Thought Leadership
Leverage Kevin Lane Turner's thought leadership and our free resources to develop your organization's key players.

How Well Do You Know Your Key People?   

by Kevin Turner

November 3, 2017

Social conditioning shapes our personality and subsequent behavior. This fact is never more clearly demonstrated than through an interesting gentleman. Plagued by various illnesses most of his childhood, it was an achievement just to survive into his adult years. The illnesses forced him to grow up in isolation. This set of circumstances produced an introverted scholar who found his mind fascinated by the world around him; because of all that goes along with most introverts (cerebral vs. social, thinker vs. talker, specialist vs. generalist, etc.). Coupled with an extremely strong work ethic, his fascination led to several unique realizations and discoveries about how our world works. However, as great as his discoveries were, because of a concern for how other people might react to his work (characteristic of introverts), he put off publishing any of his realizations and discoveries.

Well, it's a good thing to have friends. Good friends pull out the best in us and so it was with our story's central character. One of his friends just happened to be a man by the name of Edmond Halley. Now if Edmond sounds unfamiliar to you, you might connect with him once you hear what made Edmond famous: the discovery of a comet that periodically flew so close to the earth that it terrified earth's population into believing the world was ending. That comet, once its properties were understood by Edmond and subsequently explained to the masses, became known as Halley's Comet.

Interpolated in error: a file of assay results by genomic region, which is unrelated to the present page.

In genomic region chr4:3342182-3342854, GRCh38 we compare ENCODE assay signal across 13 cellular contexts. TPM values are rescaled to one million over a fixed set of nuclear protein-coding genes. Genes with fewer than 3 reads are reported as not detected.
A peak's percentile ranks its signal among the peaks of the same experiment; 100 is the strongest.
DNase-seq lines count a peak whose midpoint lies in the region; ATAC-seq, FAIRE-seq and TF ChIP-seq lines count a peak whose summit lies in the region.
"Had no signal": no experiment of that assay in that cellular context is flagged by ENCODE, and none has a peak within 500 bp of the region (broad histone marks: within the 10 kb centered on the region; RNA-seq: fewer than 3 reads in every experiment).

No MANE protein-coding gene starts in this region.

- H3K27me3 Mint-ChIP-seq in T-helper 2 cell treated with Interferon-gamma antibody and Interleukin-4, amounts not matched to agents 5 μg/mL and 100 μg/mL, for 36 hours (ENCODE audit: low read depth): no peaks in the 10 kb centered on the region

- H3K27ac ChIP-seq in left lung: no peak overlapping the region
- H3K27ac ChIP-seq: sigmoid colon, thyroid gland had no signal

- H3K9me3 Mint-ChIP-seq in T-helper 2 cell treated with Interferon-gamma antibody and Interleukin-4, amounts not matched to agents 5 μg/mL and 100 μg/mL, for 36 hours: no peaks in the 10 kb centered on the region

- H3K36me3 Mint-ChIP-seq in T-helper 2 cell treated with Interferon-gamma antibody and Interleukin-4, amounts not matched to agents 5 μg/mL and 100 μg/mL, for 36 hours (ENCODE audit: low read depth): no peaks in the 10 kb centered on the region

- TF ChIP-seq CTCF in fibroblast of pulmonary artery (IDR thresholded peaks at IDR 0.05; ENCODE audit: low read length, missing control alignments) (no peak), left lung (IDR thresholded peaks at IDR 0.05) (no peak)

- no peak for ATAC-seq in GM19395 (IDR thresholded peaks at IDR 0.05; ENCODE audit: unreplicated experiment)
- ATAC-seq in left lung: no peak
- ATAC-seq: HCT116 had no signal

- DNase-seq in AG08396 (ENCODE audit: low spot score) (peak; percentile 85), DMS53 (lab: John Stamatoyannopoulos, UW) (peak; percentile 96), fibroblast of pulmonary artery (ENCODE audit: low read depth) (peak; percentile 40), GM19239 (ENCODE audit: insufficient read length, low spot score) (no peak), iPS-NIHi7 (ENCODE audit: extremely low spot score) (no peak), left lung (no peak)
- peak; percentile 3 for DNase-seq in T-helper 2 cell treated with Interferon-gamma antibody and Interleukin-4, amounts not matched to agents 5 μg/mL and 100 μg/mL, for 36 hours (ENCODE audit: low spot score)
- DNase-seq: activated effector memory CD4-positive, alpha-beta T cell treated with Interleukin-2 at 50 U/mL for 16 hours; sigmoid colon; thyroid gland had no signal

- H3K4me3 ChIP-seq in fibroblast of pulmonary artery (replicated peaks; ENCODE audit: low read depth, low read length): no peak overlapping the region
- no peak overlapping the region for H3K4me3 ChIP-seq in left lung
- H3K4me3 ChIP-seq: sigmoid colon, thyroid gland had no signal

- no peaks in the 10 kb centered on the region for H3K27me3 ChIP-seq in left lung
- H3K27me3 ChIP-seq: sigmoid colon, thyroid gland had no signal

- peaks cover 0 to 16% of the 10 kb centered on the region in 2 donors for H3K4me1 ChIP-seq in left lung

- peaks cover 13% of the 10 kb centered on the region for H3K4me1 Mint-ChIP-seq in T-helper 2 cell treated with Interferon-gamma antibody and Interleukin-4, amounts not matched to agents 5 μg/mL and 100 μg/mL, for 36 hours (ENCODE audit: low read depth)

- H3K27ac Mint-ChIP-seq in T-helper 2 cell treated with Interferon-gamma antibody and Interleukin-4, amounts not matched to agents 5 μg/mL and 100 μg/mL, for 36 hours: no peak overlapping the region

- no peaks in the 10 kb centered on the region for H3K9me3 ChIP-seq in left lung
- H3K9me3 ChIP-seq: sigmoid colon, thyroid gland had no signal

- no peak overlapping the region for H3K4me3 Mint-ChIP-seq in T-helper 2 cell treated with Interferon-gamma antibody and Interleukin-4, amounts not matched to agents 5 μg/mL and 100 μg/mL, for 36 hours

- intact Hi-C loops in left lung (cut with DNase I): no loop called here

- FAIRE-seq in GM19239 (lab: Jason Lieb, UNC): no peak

It took a tremendous effort on Halley's part to get his friend, our central character, to publish his work. But he finally did – in 1687 - as he described for the first time in human history how the planets move through space and how things on earth travel through the air; gravity governs both. This introvert who refused to broadcast his findings about gravity for decades was none other than Sir Isaac Newton.

Who are the introverts within your team, your organization? What realizations, what discoveries have they made about their role, your business, your product or service, or a customer, that if known to all, might take you, your team, your organization to another level? Determine today to be the Edmond Halley within your team and encourage those introverts to share what they know. It might change your business and your world.